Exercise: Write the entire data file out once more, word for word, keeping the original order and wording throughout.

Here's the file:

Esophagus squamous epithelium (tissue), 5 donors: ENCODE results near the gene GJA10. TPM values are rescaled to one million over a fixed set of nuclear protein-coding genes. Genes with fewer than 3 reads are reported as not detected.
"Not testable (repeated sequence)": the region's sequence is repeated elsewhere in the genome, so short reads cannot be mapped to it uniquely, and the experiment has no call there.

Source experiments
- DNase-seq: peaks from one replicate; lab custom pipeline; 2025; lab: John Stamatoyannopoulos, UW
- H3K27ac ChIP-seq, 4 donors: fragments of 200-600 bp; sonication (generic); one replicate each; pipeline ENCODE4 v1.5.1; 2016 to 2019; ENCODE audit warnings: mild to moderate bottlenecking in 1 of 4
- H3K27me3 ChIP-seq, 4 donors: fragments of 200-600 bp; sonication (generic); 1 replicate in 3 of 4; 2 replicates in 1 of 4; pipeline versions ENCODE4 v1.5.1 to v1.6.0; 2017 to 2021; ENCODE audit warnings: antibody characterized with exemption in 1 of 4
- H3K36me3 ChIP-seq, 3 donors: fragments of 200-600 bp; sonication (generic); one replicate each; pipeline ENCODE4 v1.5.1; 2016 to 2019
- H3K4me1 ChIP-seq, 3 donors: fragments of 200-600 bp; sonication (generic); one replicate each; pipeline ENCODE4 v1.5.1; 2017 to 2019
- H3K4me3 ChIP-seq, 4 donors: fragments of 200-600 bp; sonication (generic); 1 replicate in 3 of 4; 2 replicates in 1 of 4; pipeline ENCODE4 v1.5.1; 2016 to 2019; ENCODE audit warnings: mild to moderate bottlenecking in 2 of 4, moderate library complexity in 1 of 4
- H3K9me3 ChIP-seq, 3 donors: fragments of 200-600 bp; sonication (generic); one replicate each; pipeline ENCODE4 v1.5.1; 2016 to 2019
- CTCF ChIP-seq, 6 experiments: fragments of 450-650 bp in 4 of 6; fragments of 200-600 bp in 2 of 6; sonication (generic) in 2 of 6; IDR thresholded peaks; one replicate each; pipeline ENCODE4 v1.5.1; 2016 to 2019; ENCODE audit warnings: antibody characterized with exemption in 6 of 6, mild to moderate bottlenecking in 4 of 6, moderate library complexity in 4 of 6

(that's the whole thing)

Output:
Esophagus squamous epithelium (tissue), 5 donors: ENCODE results near the gene GJA10. TPM values are rescaled to one million over a fixed set of nuclear protein-coding genes. Genes with fewer than 3 reads are reported as not detected.
"Not testable (repeated sequence)": the region's sequence is repeated elsewhere in the genome, so short reads cannot be mapped to it uniquely, and the experiment has no call there.

Source experiments
- DNase-seq: peaks from one replicate; lab custom pipeline; 2025; lab: John Stamatoyannopoulos, UW
- H3K27ac ChIP-seq, 4 donors: fragments of 200-600 bp; sonication (generic); one replicate each; pipeline ENCODE4 v1.5.1; 2016 to 2019; ENCODE audit warnings: mild to moderate bottlenecking in 1 of 4
- H3K27me3 ChIP-seq, 4 donors: fragments of 200-600 bp; sonication (generic); 1 replicate in 3 of 4; 2 replicates in 1 of 4; pipeline versions ENCODE4 v1.5.1 to v1.6.0; 2017 to 2021; ENCODE audit warnings: antibody characterized with exemption in 1 of 4
- H3K36me3 ChIP-seq, 3 donors: fragments of 200-600 bp; sonication (generic); one replicate each; pipeline ENCODE4 v1.5.1; 2016 to 2019
- H3K4me1 ChIP-seq, 3 donors: fragments of 200-600 bp; sonication (generic); one replicate each; pipeline ENCODE4 v1.5.1; 2017 to 2019
- H3K4me3 ChIP-seq, 4 donors: fragments of 200-600 bp; sonication (generic); 1 replicate in 3 of 4; 2 replicates in 1 of 4; pipeline ENCODE4 v1.5.1; 2016 to 2019; ENCODE audit warnings: mild to moderate bottlenecking in 2 of 4, moderate library complexity in 1 of 4
- H3K9me3 ChIP-seq, 3 donors: fragments of 200-600 bp; sonication (generic); one replicate each; pipeline ENCODE4 v1.5.1; 2016 to 2019
- CTCF ChIP-seq, 6 experiments: fragments of 450-650 bp in 4 of 6; fragments of 200-600 bp in 2 of 6; sonication (generic) in 2 of 6; IDR thresholded peaks; one replicate each; pipeline ENCODE4 v1.5.1; 2016 to 2019; ENCODE audit warnings: antibody characterized with exemption in 6 of 6, mild to moderate bottlenecking in 4 of 6, moderate library complexity in 4 of 6